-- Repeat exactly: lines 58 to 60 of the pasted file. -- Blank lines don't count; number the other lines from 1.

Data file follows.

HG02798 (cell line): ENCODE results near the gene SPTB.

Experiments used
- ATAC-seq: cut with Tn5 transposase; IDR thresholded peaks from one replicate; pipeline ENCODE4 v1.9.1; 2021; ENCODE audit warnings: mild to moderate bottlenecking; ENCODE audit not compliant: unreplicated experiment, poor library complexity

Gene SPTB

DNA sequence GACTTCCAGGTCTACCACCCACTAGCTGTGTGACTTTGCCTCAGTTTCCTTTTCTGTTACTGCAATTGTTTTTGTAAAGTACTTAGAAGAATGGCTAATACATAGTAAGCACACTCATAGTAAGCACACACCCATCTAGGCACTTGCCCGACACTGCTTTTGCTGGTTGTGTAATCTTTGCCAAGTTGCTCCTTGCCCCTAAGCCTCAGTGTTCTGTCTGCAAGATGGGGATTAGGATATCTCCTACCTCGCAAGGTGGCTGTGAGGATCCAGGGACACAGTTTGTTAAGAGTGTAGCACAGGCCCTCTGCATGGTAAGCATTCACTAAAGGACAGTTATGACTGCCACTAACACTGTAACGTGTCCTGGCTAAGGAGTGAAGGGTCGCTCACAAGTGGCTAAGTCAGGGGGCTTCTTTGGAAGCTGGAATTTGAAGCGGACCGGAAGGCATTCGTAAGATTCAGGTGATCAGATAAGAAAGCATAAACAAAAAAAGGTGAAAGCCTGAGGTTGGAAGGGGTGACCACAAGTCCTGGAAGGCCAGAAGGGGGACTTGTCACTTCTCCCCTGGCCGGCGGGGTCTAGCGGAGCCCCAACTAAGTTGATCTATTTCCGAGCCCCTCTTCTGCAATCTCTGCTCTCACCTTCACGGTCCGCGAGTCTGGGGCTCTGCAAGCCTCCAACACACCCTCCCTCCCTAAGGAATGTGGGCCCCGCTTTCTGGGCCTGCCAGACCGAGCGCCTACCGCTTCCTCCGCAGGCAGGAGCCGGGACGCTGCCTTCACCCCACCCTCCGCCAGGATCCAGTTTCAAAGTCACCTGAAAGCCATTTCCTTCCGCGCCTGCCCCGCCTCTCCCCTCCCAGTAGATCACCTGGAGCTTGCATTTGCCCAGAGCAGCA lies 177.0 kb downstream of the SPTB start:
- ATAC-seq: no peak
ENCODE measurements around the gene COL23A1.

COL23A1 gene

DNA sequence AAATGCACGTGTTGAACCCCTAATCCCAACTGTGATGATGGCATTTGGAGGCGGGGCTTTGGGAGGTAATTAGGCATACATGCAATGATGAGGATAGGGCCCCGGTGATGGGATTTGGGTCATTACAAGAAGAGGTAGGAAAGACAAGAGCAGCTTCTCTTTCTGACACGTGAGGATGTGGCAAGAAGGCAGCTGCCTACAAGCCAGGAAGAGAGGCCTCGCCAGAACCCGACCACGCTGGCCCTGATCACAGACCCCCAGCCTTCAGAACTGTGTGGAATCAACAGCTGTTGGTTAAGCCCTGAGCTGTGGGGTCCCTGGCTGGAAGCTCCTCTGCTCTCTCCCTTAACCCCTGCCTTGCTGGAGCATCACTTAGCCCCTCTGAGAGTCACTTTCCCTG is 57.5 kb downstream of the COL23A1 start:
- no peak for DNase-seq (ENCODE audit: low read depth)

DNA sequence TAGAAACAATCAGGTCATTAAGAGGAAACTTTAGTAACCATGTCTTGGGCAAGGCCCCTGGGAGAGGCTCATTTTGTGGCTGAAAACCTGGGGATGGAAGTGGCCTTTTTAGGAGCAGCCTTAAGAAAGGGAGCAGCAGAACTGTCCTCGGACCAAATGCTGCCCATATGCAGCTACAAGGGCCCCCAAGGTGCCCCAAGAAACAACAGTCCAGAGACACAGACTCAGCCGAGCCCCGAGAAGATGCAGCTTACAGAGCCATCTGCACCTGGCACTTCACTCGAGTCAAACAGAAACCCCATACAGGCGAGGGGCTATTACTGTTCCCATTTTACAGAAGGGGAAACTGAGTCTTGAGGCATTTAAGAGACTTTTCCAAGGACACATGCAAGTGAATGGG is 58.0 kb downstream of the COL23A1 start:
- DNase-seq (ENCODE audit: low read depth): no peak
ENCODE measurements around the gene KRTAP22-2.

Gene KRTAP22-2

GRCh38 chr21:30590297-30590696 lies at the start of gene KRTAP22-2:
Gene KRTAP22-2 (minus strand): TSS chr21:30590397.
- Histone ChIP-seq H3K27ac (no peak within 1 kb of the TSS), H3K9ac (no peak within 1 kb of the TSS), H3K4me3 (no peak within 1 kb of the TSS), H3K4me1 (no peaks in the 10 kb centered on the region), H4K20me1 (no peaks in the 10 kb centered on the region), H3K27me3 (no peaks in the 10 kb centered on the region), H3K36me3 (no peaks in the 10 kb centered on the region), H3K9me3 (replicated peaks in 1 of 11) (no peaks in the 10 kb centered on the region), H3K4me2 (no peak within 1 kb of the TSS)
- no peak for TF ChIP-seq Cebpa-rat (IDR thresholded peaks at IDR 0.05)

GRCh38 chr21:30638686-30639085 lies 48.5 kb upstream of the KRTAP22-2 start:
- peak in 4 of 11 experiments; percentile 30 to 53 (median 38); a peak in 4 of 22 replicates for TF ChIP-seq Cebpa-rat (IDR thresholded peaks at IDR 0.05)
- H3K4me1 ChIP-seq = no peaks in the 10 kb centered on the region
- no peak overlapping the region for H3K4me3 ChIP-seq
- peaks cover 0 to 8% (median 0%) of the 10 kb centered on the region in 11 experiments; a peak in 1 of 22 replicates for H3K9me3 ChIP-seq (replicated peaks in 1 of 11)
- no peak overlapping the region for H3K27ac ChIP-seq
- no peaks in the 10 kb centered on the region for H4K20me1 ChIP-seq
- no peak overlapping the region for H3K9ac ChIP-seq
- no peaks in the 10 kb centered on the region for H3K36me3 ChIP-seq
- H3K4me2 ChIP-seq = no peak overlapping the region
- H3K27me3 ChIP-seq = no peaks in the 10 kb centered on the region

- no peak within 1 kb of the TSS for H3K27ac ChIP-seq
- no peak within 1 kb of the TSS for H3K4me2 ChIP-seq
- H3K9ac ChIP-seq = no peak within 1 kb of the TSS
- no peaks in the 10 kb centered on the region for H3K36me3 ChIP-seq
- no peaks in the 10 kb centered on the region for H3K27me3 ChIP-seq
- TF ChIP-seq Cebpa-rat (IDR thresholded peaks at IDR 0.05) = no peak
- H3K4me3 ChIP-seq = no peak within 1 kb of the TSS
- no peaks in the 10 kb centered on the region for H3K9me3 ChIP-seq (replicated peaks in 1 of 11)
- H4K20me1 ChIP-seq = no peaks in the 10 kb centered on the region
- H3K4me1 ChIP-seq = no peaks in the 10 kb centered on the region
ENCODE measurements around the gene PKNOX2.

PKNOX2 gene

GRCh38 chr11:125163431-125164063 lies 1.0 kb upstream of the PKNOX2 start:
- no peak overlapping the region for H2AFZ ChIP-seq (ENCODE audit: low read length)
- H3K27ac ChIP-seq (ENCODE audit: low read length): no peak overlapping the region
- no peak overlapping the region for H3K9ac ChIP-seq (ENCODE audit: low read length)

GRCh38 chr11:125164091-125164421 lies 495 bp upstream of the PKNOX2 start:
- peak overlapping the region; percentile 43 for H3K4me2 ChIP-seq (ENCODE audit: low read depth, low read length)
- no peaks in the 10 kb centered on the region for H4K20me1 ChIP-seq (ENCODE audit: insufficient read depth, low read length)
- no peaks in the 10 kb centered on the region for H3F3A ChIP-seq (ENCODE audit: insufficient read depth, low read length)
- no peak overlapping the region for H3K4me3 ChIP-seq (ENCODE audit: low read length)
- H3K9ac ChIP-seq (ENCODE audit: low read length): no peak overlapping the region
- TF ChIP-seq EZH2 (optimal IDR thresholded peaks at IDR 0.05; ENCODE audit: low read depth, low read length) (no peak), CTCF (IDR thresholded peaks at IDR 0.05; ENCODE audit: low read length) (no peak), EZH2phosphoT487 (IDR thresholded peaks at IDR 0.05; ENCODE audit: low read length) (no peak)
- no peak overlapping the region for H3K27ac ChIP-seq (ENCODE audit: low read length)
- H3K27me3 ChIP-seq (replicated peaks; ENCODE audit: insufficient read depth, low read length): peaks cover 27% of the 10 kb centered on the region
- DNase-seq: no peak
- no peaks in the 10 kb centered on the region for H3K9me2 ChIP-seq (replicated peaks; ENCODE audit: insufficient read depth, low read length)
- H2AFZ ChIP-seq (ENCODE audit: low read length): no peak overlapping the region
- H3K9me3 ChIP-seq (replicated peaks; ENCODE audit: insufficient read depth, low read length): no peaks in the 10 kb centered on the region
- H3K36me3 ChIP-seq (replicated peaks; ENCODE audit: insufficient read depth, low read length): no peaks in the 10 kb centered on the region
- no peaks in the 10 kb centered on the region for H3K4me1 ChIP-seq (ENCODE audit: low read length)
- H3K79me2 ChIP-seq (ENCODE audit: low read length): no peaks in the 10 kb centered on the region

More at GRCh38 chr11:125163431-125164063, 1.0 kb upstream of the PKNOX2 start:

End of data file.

- H3K9me3 ChIP-seq (replicated peaks; ENCODE audit: insufficient read depth, low read length): no peaks in the 10 kb centered on the region
- H3K36me3 ChIP-seq (replicated peaks; ENCODE audit: insufficient read depth, low read length): no peaks in the 10 kb centered on the region
- no peaks in the 10 kb centered on the region for H3K4me1 ChIP-seq (ENCODE audit: low read length)